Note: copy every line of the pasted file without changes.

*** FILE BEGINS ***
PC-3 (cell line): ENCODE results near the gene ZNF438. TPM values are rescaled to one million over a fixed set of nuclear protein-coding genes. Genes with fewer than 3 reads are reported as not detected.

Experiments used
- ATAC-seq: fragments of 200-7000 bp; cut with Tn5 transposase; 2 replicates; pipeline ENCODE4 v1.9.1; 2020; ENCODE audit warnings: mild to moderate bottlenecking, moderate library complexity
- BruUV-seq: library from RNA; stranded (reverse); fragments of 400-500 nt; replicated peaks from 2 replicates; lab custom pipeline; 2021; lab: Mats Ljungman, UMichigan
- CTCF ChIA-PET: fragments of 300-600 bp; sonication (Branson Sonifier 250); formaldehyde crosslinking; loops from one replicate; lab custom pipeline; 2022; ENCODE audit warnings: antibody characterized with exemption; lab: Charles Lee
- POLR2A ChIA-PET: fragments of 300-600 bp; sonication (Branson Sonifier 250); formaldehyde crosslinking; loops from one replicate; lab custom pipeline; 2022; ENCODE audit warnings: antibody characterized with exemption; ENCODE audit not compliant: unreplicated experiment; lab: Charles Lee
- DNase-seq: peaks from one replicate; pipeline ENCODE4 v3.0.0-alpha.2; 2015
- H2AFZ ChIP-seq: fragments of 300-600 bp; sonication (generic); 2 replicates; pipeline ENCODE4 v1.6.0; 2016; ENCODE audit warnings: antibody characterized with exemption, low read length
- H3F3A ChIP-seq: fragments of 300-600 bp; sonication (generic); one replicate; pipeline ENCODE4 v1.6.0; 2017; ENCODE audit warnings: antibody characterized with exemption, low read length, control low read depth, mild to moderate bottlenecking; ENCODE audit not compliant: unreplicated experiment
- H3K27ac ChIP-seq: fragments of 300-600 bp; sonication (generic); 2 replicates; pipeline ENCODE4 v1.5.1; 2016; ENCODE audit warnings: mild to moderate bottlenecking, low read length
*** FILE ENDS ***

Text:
PC-3 (cell line): ENCODE results near the gene ZNF438. TPM values are rescaled to one million over a fixed set of nuclear protein-coding genes. Genes with fewer than 3 reads are reported as not detected.

Experiments used
- ATAC-seq: fragments of 200-7000 bp; cut with Tn5 transposase; 2 replicates; pipeline ENCODE4 v1.9.1; 2020; ENCODE audit warnings: mild to moderate bottlenecking, moderate library complexity
- BruUV-seq: library from RNA; stranded (reverse); fragments of 400-500 nt; replicated peaks from 2 replicates; lab custom pipeline; 2021; lab: Mats Ljungman, UMichigan
- CTCF ChIA-PET: fragments of 300-600 bp; sonication (Branson Sonifier 250); formaldehyde crosslinking; loops from one replicate; lab custom pipeline; 2022; ENCODE audit warnings: antibody characterized with exemption; lab: Charles Lee
- POLR2A ChIA-PET: fragments of 300-600 bp; sonication (Branson Sonifier 250); formaldehyde crosslinking; loops from one replicate; lab custom pipeline; 2022; ENCODE audit warnings: antibody characterized with exemption; ENCODE audit not compliant: unreplicated experiment; lab: Charles Lee
- DNase-seq: peaks from one replicate; pipeline ENCODE4 v3.0.0-alpha.2; 2015
- H2AFZ ChIP-seq: fragments of 300-600 bp; sonication (generic); 2 replicates; pipeline ENCODE4 v1.6.0; 2016; ENCODE audit warnings: antibody characterized with exemption, low read length
- H3F3A ChIP-seq: fragments of 300-600 bp; sonication (generic); one replicate; pipeline ENCODE4 v1.6.0; 2017; ENCODE audit warnings: antibody characterized with exemption, low read length, control low read depth, mild to moderate bottlenecking; ENCODE audit not compliant: unreplicated experiment
- H3K27ac ChIP-seq: fragments of 300-600 bp; sonication (generic); 2 replicates; pipeline ENCODE4 v1.5.1; 2016; ENCODE audit warnings: mild to moderate bottlenecking, low read length